KU researchers publish the first ever review paper on layered graphene for strain and pressure sensor applications
A class of nanomaterials known as cellular graphene are emerging as a promising avenue for developing more efficient, flexible and wearable strain and pressure sensors. However, a strong understanding of how to best develop cellular graphene with highly tailored mechanical properties for optimal pressure and strain sensing capability has been lacking, until now.
A team of researchers from Khalifa University and the University of Cambridge, led by KU Professor of Aerospace Engineering Dr. Kin Liao, has written the first-ever comprehensive review paper on the design and development of cellular graphene for the application of strain and pressure sensors. Their paper was published earlier this month in the journal Matter by Cell Press.
Graphene is an ultrathin 2D material that possesses incredibly unique properties. It is the thinnest, strongest material known to exist and can conduct heat and electricity better than perhaps any other material. However, it is difficult to translate graphene’s 2D strength into useful 3D applications, like sensors. In response, researchers have been figuring out how to manipulate graphene to create three-dimensional representations of it.
“Graphene is a 2D material, like a sheet of paper,” explained Dr. Liao. “When one assembles these tiny sheets in a three-dimensional form, like a sponge, it becomes cellular graphene, also known as graphene foam or graphene sponge. Cellular graphene are structures deliberately designed and processed from graphene sheets. This kind of meta-material has properties that can be actively designed for a variety of applications.”
One application that cellular graphene is particularly well suited for is strain and pressure sensing. By converting very small changes in pressure into larger, significant changes in an electrical current, pressure sensors have a wide range of applications. They are used in a number of personal devices and biomedical devices, and for industrial monitoring, navigation, and ultrasonic imaging.
“Cellular graphene is an extremely promising candidate material for the type of flexible, wearable and ultra-sensitive strain and pressure sensors needed to support emerging applications, particularly in healthcare technology,” Dr. Liao shared. “For example, strain and pressures sensors with high sensitivity and a large sensing range are critical for the accurate measurement of human physiological parameters, such as subtle microcirculation dynamics or whole body movements.”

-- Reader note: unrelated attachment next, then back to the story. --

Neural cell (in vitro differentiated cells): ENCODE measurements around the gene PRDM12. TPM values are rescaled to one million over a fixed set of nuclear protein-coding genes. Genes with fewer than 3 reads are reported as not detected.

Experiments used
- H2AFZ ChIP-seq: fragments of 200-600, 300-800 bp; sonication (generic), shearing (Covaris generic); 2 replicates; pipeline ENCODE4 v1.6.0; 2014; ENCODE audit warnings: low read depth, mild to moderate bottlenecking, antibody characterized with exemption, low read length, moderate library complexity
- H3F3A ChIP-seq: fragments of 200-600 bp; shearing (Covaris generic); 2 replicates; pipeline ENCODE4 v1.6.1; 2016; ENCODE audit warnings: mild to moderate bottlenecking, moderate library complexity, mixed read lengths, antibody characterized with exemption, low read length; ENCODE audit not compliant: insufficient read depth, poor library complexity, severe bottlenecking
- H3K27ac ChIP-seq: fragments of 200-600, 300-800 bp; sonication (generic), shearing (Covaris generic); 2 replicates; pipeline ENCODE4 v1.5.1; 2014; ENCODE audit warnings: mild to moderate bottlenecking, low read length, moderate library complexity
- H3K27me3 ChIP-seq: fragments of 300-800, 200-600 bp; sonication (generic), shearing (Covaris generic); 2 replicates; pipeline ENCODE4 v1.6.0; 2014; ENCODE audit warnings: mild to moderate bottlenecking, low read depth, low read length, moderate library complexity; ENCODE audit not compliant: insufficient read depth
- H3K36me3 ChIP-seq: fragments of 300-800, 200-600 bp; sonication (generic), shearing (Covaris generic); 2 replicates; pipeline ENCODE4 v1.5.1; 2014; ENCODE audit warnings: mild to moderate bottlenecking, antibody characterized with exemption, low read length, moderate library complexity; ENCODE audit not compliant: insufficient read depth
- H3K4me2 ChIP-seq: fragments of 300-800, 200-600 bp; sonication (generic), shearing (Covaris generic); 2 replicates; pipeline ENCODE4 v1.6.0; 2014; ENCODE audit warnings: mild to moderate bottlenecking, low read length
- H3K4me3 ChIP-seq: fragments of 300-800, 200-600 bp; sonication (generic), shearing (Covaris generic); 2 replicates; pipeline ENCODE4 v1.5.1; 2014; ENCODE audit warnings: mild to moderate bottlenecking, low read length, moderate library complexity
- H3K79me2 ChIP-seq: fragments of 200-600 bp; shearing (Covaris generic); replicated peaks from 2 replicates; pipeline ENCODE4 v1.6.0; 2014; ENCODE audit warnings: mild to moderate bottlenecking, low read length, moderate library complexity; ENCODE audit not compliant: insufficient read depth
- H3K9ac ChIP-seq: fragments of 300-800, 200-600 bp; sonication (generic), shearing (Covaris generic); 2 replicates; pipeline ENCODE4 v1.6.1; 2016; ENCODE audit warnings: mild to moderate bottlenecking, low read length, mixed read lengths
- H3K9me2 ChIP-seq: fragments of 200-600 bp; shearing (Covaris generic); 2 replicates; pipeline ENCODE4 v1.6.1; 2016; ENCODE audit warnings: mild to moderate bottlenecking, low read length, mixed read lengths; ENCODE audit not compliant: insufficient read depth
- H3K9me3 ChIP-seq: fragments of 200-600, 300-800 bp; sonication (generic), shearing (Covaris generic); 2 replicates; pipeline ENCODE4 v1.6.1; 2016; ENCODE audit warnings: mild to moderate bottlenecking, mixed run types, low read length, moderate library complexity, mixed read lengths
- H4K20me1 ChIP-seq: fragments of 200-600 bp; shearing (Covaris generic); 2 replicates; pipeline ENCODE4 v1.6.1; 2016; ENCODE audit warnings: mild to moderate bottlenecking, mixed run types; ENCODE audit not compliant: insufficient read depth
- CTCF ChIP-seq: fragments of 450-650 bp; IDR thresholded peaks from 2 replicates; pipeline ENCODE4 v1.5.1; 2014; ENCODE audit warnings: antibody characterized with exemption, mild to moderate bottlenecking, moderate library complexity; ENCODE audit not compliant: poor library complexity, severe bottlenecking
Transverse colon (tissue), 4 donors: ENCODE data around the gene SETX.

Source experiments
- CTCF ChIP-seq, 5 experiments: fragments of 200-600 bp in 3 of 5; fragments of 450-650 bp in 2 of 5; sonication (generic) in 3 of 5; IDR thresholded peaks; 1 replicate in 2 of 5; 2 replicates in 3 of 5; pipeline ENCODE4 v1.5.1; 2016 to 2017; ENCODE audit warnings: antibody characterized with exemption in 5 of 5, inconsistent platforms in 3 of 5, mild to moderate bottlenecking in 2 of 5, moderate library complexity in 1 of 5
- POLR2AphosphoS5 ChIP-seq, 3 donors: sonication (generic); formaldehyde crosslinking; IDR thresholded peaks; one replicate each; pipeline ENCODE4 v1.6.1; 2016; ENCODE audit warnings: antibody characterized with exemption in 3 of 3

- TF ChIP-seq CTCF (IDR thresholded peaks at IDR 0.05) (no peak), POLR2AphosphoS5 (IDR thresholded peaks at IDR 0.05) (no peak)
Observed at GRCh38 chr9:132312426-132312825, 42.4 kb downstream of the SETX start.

“Traditional metal-based strain and pressure gauges do not satisfy these emerging requirements because of their outdated design and less effective sensing mechanisms. Therefore, nanomaterials like carbon nanotubes, graphene, and metallic nanowires and nanoparticles, have been applied in the design and fabrication of novel strain and pressure sensors over the last few years.”
The demand for smaller, more sensitive and more reliable strain and pressure sensors that may be incorporated into emerging technologies like biomedical sensors is growing rapidly. The worldwide pressure sensor market is pegged to reach US$11.4 billion by 2024.
Dr. Liao’s paper aims to uncover some of the major challenges currently facing the development of cellular graphene-based strain and pressure sensors, which include issues of precise control of the cellular structure, as well as achieving durability and stability.
The paper is a significant contribution to the research community and to the advancement of cellular graphene-based sensors, as it consolidates the most recent research findings from around the world and critically analyzes a spectrum of different cellular graphene fabrication processes, systematically comparing the fabrication method against the materials’ strain and pressure sensing performance.
The review paper is a result of the research work that has been carried out by Dr. Liao’s research group over the past few years. The main research interest of his group is 2D and 3D assembly of heterogeneous two-dimensional materials (including graphene), and their advanced applications in strain- and pressure-sensing, electromagnetic interference shielding, and electrochemical energy storage. Currently a team lead by Dr. Liao and Dr. Rashid Abualrub, Interim Chair and Professor of Aerospace Engineering, is developing cellular graphene lattice, or intricately designed microstructures built by graphene sheets, derived from 3D printed scaffolds.
Most importantly, the paper points out that future research efforts should focus on in-depth understanding of structure-property-function correlations of cellular graphene-based sensors and generalization of design principles to be applied during fabrication of other 2D materials-based sensors. (“Structure” refers to whether the cellular graphene consists of struts or spherical cells or cells of other geometry, in micrometer scale; “property” refers to thermo-electro-mechanical properties that depend on or are derived from a specific structure of the foam, such as a closed spherical cell structure; and “function” refers to how those properties can be utilized to make something useful, such as sensors.)
The potential applications of cellular graphene and 2D materials are diverse. Thus, Dr. Liao’s review will benefit a broad range of researchers in the UAE and around the world on future research directions in strategic areas not only in strain sensing and biomedical applications but also in energy storage.
13 November 2019